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I've been on a Youtube trawl, looking at old HIGNFY stuff etc, and I suddenly realised what a hole is left from Charles Kennedy's passing nearly six years ago.

Not my politics, but he was a proper funny sharp-witted bloke with the skills to do politics.

I know, he had his flaws, but that's often the way.

Even Alistair Campbell said he 'spoke fluent human'......

 

Not enough politicians around like him now, sadly, in any party.....

 

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Serious Bowie fan too.

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2 hours ago, blakeyboy said:

I've been on a Youtube trawl, looking at old HIGNFY stuff etc, and I suddenly realised what a hole is left from Charles Kennedy's passing nearly six years ago.

Not my politics, but he was a proper funny sharp-witted bloke with the skills to do politics.

I know, he had his flaws, but that's often the way.

Even Alistair Campbell said he 'spoke fluent human'......

 

Not enough politicians around like him now, sadly, in any party.....

 

We all have flaws. Politicians are no different. Ridiculous expecting them to be saintly figures throughout their lives, as some seem to.

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The trouble I think is we have too many "politicians" and not enough "leaders".

Whatever you think of Boris's political views, at least he has leadership qualities, which are probably what we most needed during the pandemic. Leaders, almost inevitably, have more character, and that often comes with flaws. We should be more tolerant of these as most of the rest of the world are. (I am thinking particularly of the French and the Italians!)

Politicians are trained in the process of politics and diplomacy, but somehow end up just following the process rather than leading their party or country. They end up as "grey" men and women.

The other problem is we still have far too many lawyers in parliament, with the net result that their reaction to any situation is to pass more laws rather than address the problems underlying the issue. (There is another agenda too - make the laws as obtuse and complicated as possible to keep their colleagues in work for ever!)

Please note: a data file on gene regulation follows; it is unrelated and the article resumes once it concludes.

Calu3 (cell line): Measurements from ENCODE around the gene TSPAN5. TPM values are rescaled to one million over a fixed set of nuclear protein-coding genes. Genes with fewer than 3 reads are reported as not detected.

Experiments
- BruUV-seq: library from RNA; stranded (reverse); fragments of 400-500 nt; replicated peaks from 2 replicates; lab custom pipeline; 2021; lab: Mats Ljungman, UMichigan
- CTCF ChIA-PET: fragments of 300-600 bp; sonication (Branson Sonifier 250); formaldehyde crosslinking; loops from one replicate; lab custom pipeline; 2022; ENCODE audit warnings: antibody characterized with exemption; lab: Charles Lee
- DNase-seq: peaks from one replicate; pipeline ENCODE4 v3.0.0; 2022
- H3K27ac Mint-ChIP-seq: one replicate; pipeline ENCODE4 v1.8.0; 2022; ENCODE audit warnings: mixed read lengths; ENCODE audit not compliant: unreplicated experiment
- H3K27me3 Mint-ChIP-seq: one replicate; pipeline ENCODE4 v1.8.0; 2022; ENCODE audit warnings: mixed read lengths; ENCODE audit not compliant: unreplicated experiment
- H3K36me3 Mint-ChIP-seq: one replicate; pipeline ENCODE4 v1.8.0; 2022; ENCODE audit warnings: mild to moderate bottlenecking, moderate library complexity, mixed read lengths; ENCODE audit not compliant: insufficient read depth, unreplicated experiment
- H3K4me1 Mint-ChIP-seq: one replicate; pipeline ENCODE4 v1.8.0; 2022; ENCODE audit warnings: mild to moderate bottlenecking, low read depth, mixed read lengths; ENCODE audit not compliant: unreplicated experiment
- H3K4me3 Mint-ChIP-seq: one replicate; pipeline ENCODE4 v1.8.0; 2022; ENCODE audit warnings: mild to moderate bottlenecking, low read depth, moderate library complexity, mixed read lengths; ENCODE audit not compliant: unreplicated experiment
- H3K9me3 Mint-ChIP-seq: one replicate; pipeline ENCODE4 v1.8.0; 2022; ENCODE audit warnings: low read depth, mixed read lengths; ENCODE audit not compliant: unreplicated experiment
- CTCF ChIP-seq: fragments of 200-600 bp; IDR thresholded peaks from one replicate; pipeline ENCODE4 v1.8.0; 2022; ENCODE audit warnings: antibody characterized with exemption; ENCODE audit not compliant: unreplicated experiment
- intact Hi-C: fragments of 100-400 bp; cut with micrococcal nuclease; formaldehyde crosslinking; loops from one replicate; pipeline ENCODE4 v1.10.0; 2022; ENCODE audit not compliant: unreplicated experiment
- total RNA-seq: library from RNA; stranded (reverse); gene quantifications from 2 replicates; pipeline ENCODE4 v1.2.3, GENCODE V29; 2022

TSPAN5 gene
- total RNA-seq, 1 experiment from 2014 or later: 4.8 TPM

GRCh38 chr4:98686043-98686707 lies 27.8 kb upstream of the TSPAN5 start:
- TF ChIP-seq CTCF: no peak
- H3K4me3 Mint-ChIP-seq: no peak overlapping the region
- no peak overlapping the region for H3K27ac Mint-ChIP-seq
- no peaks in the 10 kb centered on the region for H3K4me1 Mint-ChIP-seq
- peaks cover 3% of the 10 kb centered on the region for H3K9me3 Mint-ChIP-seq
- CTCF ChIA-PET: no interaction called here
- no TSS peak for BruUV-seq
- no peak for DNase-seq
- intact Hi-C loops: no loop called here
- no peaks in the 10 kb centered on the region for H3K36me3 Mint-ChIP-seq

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22 hours ago, 1949threepence said:

We all have flaws. Politicians are no different. Ridiculous expecting them to be saintly figures throughout their lives, as some seem to.

Unfortunately, few have as many as the blond excrescence.

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Boris Johnson who presides over an administration of sleaze, chumocracy and graft faces questions about exactly who paid for the refurbishment of the 11 Downing St flat and his 2019 New Year Caribbean holiday. He also poured a lot of public money into his four year affair with Jennifer Arcuri.

He missed five consecutive emergency COBRA meetings in the build up to the coronavirus crisis, and has proven himself to be an amoral dissembling chancer. What kind of leadership is that?

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9 hours ago, bagerap said:

Boris Johnson who presides over an administration of sleaze, chumocracy and graft faces questions about exactly who paid for the refurbishment of the 11 Downing St flat and his 2019 New Year Caribbean holiday. He also poured a lot of public money into his four year affair with Jennifer Arcuri.

He missed five consecutive emergency COBRA meetings in the build up to the coronavirus crisis, and has proven himself to be an amoral dissembling chancer. What kind of leadership is that?